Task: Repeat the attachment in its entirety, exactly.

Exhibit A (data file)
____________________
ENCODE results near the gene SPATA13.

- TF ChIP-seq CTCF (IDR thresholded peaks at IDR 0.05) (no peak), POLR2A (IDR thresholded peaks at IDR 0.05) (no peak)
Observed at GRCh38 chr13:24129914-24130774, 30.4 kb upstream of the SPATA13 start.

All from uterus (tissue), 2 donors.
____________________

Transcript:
ENCODE results near the gene SPATA13.

- TF ChIP-seq CTCF (IDR thresholded peaks at IDR 0.05) (no peak), POLR2A (IDR thresholded peaks at IDR 0.05) (no peak)
Observed at GRCh38 chr13:24129914-24130774, 30.4 kb upstream of the SPATA13 start.

All from uterus (tissue), 2 donors.